Review: Lissie – My Wild West


My Wild West signifies a departure from Lissie's more pop based sound, with a sense of maturity and melancholy on this beautiful record.

  • 8

Elisabeth Corrin Maurus, also known by her stage name Lissie has been in the popular sphere since 2009 when she released her debut EP Why You Runnin’, followed by the release of her first album Catching a Tiger. Lissie also interestingly co-wrote ‘The Longest Road’ with Morgan Page, which landed in the dance charts after it was remixed by Deadmau5. But the albums and EPs released by her are ultimately pop rock, with a heavy country dimension – clearly a projection of her Midwestern roots.

Having seen Lissie and her band numerous times perform live it never ceases to amaze me that she is 33 years old, as there is something very youthful about both her performance and music. But on her newest release there seems to be a departure from this youthfulness, and there is a sense of maturity, which is felt especially with her lyrics. Lissie’s voice is something entirely unique and is worth mentioning, I don’t know if it comes as a combination of her accent, raspiness, and admirable range but it is really beautiful.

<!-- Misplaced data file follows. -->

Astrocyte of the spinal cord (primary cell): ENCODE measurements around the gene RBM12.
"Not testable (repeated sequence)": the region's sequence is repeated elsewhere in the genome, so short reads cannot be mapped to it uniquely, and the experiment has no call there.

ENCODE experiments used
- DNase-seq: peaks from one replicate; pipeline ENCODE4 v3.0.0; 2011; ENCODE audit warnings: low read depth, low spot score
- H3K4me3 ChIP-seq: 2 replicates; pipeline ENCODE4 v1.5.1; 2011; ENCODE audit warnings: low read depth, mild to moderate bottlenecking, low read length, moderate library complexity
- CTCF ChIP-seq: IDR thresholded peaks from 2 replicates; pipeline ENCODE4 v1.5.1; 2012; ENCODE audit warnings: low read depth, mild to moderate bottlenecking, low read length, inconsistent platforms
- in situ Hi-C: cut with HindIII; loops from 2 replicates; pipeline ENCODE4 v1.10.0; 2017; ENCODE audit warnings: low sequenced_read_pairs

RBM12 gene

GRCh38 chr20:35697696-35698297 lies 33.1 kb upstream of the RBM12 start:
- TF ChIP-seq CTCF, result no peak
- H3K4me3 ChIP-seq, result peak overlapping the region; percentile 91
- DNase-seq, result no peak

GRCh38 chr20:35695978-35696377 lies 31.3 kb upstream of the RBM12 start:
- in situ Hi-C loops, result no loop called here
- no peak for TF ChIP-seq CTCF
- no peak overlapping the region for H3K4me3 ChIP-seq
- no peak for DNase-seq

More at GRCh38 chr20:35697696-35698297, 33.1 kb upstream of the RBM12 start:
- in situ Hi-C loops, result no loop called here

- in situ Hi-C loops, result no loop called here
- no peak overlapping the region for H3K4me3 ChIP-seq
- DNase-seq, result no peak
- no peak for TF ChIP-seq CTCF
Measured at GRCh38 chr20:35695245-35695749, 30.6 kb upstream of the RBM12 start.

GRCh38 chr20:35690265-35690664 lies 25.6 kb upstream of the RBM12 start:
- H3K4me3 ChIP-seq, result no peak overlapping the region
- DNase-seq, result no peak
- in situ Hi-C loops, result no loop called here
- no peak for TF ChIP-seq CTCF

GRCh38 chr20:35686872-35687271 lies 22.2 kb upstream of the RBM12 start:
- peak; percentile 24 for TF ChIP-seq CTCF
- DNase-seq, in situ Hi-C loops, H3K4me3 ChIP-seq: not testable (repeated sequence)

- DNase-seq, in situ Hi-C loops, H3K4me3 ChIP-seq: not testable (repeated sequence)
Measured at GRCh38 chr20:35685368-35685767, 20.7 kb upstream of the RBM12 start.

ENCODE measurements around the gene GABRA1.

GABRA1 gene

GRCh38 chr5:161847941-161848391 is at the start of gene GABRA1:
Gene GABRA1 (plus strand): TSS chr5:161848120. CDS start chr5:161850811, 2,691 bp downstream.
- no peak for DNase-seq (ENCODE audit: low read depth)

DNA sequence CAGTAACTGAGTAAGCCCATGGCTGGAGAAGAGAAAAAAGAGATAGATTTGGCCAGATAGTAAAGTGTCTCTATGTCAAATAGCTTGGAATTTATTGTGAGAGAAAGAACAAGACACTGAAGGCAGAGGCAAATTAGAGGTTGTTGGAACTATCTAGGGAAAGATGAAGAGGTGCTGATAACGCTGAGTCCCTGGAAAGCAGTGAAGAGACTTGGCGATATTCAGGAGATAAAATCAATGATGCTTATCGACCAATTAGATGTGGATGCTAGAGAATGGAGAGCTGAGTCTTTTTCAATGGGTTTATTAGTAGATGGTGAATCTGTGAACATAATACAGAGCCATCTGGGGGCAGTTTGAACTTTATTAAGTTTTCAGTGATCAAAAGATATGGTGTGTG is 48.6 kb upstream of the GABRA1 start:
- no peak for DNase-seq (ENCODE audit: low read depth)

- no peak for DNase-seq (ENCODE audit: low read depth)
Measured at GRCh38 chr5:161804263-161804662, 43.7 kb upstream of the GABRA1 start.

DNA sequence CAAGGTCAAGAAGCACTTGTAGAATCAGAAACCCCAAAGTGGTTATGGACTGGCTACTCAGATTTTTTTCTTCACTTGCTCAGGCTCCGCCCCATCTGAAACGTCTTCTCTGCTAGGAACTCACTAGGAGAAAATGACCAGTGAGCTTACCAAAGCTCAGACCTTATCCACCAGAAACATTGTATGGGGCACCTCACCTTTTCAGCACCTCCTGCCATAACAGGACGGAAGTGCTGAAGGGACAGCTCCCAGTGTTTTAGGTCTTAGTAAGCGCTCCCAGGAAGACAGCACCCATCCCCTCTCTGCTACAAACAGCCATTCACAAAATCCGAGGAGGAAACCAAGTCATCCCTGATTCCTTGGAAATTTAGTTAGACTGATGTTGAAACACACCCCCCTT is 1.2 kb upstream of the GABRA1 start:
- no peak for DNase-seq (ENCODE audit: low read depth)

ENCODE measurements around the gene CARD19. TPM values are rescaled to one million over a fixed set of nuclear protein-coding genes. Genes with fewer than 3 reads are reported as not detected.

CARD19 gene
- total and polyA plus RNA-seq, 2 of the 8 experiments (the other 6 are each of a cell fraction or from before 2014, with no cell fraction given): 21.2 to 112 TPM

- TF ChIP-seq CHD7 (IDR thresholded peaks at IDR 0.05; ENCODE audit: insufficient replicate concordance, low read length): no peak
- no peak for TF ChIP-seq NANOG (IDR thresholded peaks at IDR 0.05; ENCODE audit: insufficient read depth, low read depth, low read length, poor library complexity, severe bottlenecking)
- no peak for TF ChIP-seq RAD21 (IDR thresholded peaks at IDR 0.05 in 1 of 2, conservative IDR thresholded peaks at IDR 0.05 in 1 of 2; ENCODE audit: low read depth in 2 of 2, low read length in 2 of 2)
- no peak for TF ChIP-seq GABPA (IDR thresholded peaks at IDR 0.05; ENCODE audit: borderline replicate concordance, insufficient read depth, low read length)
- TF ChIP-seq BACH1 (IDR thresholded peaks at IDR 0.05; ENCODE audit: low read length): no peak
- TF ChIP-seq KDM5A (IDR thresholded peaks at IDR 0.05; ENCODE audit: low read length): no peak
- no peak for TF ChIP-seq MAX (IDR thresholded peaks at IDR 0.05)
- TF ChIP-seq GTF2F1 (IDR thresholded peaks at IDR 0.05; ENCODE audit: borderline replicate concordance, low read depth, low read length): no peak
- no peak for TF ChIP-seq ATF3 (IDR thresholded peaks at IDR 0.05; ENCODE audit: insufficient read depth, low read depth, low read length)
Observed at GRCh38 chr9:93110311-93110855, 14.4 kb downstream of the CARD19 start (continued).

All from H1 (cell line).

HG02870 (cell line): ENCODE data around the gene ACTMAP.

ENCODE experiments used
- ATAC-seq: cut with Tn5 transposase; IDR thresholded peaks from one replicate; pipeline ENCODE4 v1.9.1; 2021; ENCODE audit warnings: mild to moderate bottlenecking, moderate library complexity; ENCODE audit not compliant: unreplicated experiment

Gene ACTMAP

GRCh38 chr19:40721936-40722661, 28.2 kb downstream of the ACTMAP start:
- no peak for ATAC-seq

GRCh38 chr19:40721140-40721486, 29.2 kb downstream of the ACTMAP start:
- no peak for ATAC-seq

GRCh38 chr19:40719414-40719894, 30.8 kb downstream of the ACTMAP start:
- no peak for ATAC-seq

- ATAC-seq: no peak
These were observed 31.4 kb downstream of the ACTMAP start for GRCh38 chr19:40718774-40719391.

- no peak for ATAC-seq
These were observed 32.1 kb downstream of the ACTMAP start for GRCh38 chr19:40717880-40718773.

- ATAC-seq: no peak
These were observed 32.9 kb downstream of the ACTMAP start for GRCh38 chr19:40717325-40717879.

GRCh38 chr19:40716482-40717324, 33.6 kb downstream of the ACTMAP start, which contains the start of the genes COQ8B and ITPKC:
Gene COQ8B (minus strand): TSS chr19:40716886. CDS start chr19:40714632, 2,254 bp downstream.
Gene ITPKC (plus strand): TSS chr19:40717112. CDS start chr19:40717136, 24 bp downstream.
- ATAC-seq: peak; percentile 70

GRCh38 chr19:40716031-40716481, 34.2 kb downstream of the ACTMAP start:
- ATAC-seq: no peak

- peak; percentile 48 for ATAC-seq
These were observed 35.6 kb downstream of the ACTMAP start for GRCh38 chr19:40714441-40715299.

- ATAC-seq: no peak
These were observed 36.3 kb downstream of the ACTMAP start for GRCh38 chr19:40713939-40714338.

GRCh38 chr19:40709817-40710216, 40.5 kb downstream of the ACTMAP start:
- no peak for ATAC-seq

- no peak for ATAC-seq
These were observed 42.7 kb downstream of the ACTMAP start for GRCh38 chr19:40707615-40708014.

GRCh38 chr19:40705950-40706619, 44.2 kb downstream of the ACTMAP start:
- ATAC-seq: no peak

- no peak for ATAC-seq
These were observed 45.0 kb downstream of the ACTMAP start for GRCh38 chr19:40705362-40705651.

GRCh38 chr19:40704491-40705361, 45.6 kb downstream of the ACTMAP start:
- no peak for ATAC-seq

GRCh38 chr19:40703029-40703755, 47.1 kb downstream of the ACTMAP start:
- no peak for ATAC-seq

This 12-track album has a more peaceful and sombre tone in comparison to her other previous two releases (Catching a Tiger and Back To Forever), and always her knack for song-writing and stunning voice shine across the entire record. The album opens on the somewhat melancholy ‘My Wild West Overture’, followed by ‘Hollywood’, and then the title track ‘Wild West’, which appears to be one of the most catchy on the record. Although there is a notable sadness to the album there is also a sense of power and female empowerment across the tracks which comes across as almost inspiring on first listen. The track ‘Daughters’ falls eighth on the album and conveys a heavy ‘girl power’ message, with the lyrics “we are the daughters, we are the mothers, we are each other” resonating with listeners. Other tracks worth mentioning are ‘Don’t You Give Up On Me’, ‘Shroud’ and ‘Stay’- one of the strongest lyrically on the album also featuring a banjo accompaniment that adds a gorgeous layer to the heartfelt song.

Coming as her third album, My Wild West manages to maintain Lissie’s distinctive sound whilst conveying a clear departure from her usual pop sound, to something more mature and grown up.

My Wild West is out now via Lionboy Records.


About Author

Third year student, studying English and History.

Leave A Reply